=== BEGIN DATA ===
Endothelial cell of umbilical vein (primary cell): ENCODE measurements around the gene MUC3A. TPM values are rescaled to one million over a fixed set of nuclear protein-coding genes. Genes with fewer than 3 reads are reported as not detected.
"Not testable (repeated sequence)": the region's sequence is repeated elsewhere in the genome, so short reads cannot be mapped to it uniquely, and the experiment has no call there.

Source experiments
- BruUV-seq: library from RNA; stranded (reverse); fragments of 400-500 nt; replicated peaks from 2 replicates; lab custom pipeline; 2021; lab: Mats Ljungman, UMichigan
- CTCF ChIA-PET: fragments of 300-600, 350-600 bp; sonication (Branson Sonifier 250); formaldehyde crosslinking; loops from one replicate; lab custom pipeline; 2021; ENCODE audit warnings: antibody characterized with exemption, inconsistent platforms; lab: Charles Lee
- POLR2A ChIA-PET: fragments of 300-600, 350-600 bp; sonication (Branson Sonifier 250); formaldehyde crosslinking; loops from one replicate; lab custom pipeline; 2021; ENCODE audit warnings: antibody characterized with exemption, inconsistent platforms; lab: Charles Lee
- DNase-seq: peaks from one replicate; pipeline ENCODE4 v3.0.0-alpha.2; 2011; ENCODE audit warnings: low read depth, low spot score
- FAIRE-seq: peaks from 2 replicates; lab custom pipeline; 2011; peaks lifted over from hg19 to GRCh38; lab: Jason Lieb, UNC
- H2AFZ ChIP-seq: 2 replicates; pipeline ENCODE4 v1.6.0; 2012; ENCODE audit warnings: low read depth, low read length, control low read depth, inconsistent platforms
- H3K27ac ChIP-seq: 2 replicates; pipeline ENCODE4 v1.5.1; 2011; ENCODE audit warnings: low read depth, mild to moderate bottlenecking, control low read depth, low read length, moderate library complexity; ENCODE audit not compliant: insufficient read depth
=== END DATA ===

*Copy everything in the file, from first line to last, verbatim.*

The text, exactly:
Endothelial cell of umbilical vein (primary cell): ENCODE measurements around the gene MUC3A. TPM values are rescaled to one million over a fixed set of nuclear protein-coding genes. Genes with fewer than 3 reads are reported as not detected.
"Not testable (repeated sequence)": the region's sequence is repeated elsewhere in the genome, so short reads cannot be mapped to it uniquely, and the experiment has no call there.

Source experiments
- BruUV-seq: library from RNA; stranded (reverse); fragments of 400-500 nt; replicated peaks from 2 replicates; lab custom pipeline; 2021; lab: Mats Ljungman, UMichigan
- CTCF ChIA-PET: fragments of 300-600, 350-600 bp; sonication (Branson Sonifier 250); formaldehyde crosslinking; loops from one replicate; lab custom pipeline; 2021; ENCODE audit warnings: antibody characterized with exemption, inconsistent platforms; lab: Charles Lee
- POLR2A ChIA-PET: fragments of 300-600, 350-600 bp; sonication (Branson Sonifier 250); formaldehyde crosslinking; loops from one replicate; lab custom pipeline; 2021; ENCODE audit warnings: antibody characterized with exemption, inconsistent platforms; lab: Charles Lee
- DNase-seq: peaks from one replicate; pipeline ENCODE4 v3.0.0-alpha.2; 2011; ENCODE audit warnings: low read depth, low spot score
- FAIRE-seq: peaks from 2 replicates; lab custom pipeline; 2011; peaks lifted over from hg19 to GRCh38; lab: Jason Lieb, UNC
- H2AFZ ChIP-seq: 2 replicates; pipeline ENCODE4 v1.6.0; 2012; ENCODE audit warnings: low read depth, low read length, control low read depth, inconsistent platforms
- H3K27ac ChIP-seq: 2 replicates; pipeline ENCODE4 v1.5.1; 2011; ENCODE audit warnings: low read depth, mild to moderate bottlenecking, control low read depth, low read length, moderate library complexity; ENCODE audit not compliant: insufficient read depth